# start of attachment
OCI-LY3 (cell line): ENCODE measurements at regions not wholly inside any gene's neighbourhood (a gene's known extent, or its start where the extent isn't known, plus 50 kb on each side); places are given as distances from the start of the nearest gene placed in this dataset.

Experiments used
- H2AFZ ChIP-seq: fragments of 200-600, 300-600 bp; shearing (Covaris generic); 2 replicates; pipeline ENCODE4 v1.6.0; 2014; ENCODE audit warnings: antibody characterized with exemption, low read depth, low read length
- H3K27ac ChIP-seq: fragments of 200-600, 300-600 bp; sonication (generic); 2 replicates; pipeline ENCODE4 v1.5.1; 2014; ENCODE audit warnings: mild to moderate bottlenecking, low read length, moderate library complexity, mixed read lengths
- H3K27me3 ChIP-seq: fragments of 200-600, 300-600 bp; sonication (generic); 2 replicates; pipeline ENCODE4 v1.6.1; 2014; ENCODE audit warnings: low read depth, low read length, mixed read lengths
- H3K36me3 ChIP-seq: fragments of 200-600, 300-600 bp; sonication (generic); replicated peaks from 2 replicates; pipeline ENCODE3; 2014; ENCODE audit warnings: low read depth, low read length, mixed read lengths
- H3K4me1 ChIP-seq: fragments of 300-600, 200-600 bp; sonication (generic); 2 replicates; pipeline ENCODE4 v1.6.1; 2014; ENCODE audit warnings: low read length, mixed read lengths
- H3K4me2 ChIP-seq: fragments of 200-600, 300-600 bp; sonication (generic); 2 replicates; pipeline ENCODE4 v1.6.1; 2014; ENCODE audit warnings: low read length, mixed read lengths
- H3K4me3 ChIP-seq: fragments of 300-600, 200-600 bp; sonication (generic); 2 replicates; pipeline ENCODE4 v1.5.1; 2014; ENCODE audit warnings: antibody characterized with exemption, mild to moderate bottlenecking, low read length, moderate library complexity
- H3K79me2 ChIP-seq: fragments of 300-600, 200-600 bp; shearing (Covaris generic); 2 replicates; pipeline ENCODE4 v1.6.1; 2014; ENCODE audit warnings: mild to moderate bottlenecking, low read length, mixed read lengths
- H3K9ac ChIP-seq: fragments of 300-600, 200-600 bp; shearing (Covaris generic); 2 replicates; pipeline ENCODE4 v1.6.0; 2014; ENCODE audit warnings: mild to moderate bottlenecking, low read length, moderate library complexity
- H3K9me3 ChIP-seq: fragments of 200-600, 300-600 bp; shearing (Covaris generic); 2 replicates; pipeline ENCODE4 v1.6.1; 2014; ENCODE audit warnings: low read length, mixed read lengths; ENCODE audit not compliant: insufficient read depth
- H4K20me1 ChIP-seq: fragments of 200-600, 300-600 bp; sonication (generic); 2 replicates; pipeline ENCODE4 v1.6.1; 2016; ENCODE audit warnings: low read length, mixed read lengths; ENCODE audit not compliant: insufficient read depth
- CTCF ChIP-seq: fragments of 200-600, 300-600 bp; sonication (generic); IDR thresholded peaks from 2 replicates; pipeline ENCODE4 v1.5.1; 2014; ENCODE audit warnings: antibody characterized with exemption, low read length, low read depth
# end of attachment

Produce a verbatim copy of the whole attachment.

OCI-LY3 (cell line): ENCODE measurements at regions not wholly inside any gene's neighbourhood (a gene's known extent, or its start where the extent isn't known, plus 50 kb on each side); places are given as distances from the start of the nearest gene placed in this dataset.

Experiments used
- H2AFZ ChIP-seq: fragments of 200-600, 300-600 bp; shearing (Covaris generic); 2 replicates; pipeline ENCODE4 v1.6.0; 2014; ENCODE audit warnings: antibody characterized with exemption, low read depth, low read length
- H3K27ac ChIP-seq: fragments of 200-600, 300-600 bp; sonication (generic); 2 replicates; pipeline ENCODE4 v1.5.1; 2014; ENCODE audit warnings: mild to moderate bottlenecking, low read length, moderate library complexity, mixed read lengths
- H3K27me3 ChIP-seq: fragments of 200-600, 300-600 bp; sonication (generic); 2 replicates; pipeline ENCODE4 v1.6.1; 2014; ENCODE audit warnings: low read depth, low read length, mixed read lengths
- H3K36me3 ChIP-seq: fragments of 200-600, 300-600 bp; sonication (generic); replicated peaks from 2 replicates; pipeline ENCODE3; 2014; ENCODE audit warnings: low read depth, low read length, mixed read lengths
- H3K4me1 ChIP-seq: fragments of 300-600, 200-600 bp; sonication (generic); 2 replicates; pipeline ENCODE4 v1.6.1; 2014; ENCODE audit warnings: low read length, mixed read lengths
- H3K4me2 ChIP-seq: fragments of 200-600, 300-600 bp; sonication (generic); 2 replicates; pipeline ENCODE4 v1.6.1; 2014; ENCODE audit warnings: low read length, mixed read lengths
- H3K4me3 ChIP-seq: fragments of 300-600, 200-600 bp; sonication (generic); 2 replicates; pipeline ENCODE4 v1.5.1; 2014; ENCODE audit warnings: antibody characterized with exemption, mild to moderate bottlenecking, low read length, moderate library complexity
- H3K79me2 ChIP-seq: fragments of 300-600, 200-600 bp; shearing (Covaris generic); 2 replicates; pipeline ENCODE4 v1.6.1; 2014; ENCODE audit warnings: mild to moderate bottlenecking, low read length, mixed read lengths
- H3K9ac ChIP-seq: fragments of 300-600, 200-600 bp; shearing (Covaris generic); 2 replicates; pipeline ENCODE4 v1.6.0; 2014; ENCODE audit warnings: mild to moderate bottlenecking, low read length, moderate library complexity
- H3K9me3 ChIP-seq: fragments of 200-600, 300-600 bp; shearing (Covaris generic); 2 replicates; pipeline ENCODE4 v1.6.1; 2014; ENCODE audit warnings: low read length, mixed read lengths; ENCODE audit not compliant: insufficient read depth
- H4K20me1 ChIP-seq: fragments of 200-600, 300-600 bp; sonication (generic); 2 replicates; pipeline ENCODE4 v1.6.1; 2016; ENCODE audit warnings: low read length, mixed read lengths; ENCODE audit not compliant: insufficient read depth
- CTCF ChIP-seq: fragments of 200-600, 300-600 bp; sonication (generic); IDR thresholded peaks from 2 replicates; pipeline ENCODE4 v1.5.1; 2014; ENCODE audit warnings: antibody characterized with exemption, low read length, low read depth